19 August 2019

The BBC reports that results released last week show that the proportion of students achieving the top grades at A Level has fallen to its lowest level for more than a decade.

A Level results day news

Girls narrowly reclaimed the lead from boys, with 25.5% achieving A* and A grades compared with 25.4% of boys but the overall pass rate remains the same as last year.

Read the BBC report.

The number of girls taking A-level sciences has overtaken boys for the first time, reports The Independent. This follows government and school led campaigns to increase the number of girls taking science subjects with the hope that more women will pursue careers in the STEM industry.

Read The Independent report.

The BBC reports that the record number of 17,420 students accessed university places through clearing this year after receiving their grades last Thursday. A total of 29.8% of all 18 year-olds have been accepted onto courses which also is higher than previously at this point.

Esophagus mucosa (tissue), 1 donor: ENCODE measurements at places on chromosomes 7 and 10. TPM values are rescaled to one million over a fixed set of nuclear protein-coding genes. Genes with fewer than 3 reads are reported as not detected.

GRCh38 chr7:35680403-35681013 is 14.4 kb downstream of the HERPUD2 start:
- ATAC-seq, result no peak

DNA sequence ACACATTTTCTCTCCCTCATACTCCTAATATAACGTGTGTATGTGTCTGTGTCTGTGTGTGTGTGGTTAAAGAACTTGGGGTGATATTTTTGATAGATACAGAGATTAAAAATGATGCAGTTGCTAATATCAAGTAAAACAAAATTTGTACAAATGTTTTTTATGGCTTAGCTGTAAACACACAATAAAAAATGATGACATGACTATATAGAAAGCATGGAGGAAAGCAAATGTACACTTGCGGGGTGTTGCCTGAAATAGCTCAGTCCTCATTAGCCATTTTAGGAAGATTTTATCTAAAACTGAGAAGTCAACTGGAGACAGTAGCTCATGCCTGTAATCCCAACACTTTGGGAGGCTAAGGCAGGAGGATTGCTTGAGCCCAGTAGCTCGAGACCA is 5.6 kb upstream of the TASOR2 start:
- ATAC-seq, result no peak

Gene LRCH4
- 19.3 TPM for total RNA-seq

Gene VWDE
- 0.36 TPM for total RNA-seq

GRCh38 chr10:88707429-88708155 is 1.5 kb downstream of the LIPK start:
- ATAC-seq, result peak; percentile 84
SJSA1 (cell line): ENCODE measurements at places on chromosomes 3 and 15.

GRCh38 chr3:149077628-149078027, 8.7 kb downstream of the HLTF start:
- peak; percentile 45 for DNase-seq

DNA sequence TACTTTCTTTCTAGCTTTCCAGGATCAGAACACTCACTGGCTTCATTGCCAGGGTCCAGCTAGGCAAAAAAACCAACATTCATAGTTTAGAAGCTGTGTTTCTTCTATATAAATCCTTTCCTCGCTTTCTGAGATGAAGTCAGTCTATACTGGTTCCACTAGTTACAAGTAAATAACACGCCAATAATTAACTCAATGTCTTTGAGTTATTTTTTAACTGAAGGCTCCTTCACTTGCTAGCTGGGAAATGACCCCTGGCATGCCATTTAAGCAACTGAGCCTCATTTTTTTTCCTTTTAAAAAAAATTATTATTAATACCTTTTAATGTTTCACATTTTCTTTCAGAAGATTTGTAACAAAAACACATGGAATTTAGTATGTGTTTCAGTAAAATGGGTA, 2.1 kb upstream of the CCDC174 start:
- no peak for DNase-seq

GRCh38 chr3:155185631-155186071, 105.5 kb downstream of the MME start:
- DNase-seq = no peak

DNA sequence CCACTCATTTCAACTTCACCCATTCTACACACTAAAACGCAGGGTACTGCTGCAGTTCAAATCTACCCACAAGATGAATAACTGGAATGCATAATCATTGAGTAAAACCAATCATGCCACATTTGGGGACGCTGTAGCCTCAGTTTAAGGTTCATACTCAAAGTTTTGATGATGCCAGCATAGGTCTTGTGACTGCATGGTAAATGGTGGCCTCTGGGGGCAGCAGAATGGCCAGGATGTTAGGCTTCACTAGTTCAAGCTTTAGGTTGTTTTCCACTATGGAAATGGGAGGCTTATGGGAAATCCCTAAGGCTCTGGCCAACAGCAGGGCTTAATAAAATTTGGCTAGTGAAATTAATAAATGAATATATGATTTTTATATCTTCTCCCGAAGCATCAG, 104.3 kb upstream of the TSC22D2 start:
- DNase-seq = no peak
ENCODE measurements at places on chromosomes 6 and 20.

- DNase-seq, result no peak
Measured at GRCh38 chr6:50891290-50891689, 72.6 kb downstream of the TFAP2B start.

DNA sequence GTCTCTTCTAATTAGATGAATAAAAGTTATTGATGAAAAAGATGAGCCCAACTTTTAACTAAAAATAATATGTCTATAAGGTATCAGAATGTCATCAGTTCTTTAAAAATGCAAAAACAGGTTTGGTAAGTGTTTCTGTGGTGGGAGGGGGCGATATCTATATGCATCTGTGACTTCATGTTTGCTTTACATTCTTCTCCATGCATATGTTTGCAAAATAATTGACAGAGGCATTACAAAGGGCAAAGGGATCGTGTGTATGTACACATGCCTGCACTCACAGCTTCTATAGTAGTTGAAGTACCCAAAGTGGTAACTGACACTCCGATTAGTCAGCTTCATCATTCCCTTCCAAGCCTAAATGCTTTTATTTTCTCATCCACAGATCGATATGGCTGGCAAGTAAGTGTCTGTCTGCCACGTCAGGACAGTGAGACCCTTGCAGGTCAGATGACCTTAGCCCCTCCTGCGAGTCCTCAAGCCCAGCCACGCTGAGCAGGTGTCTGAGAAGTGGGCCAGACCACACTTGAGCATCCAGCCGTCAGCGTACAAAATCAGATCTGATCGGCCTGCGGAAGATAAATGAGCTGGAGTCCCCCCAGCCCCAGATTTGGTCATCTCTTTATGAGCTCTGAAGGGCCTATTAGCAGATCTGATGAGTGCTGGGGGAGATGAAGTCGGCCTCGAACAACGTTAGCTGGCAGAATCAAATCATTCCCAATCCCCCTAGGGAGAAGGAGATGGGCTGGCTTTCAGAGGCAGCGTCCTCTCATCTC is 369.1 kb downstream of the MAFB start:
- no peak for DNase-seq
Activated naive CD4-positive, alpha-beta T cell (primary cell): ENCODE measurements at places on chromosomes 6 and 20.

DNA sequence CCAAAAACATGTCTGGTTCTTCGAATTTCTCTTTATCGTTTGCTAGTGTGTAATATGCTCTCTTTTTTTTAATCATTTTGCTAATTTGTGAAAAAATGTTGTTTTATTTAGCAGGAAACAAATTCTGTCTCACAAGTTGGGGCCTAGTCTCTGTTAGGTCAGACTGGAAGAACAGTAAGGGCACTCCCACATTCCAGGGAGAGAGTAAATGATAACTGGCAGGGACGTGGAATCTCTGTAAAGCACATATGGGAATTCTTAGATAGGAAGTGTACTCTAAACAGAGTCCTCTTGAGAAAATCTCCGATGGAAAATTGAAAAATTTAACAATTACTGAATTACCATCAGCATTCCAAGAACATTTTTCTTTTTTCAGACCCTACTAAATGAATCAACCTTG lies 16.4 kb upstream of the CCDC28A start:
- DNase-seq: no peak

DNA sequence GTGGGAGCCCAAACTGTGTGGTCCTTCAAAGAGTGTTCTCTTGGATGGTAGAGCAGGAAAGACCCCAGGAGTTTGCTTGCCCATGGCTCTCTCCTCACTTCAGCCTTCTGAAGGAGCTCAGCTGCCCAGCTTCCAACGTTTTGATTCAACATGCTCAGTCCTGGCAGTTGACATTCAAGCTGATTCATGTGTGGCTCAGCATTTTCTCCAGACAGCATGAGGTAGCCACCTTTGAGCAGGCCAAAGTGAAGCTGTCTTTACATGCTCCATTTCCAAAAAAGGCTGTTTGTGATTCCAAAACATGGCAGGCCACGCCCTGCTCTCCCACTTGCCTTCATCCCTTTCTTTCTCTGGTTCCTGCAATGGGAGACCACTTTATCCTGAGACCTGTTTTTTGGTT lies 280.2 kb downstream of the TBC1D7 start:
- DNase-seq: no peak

Read the BBC report.

The Guardian published an opinion piece this week written by historian and broadcaster David Olusoga in which he argues that the UK’s university entrance system is not only inaccurate but unfair. He notes that in many nations, university places are awarded to students based on the grades they achieve rather than on predictions, as happens in the UK. He calls for the system to made fairer.

Read The Guardian report.

GCSE results

The TES looks forward to the GCSE results which will be released on Thursday 22 August. They give advice to teachers that although GCSE results day can be stressful, there are five things they advise teachers not worry about. These include:

  • The grade boundaries will shoot up
  • You’ll get sacked for bad results
  • If students don’t do well, you’ve let them down
  • Having to check results first thing
  • That you have to go into school

Read the TES report

Formative Assessment

Away from results days, the TES looks at formative assessment exploring its starting points and the importance of Paul Black and Dylan Wiliam’s work. It also details how it is implemented in schools.

Read the TES report here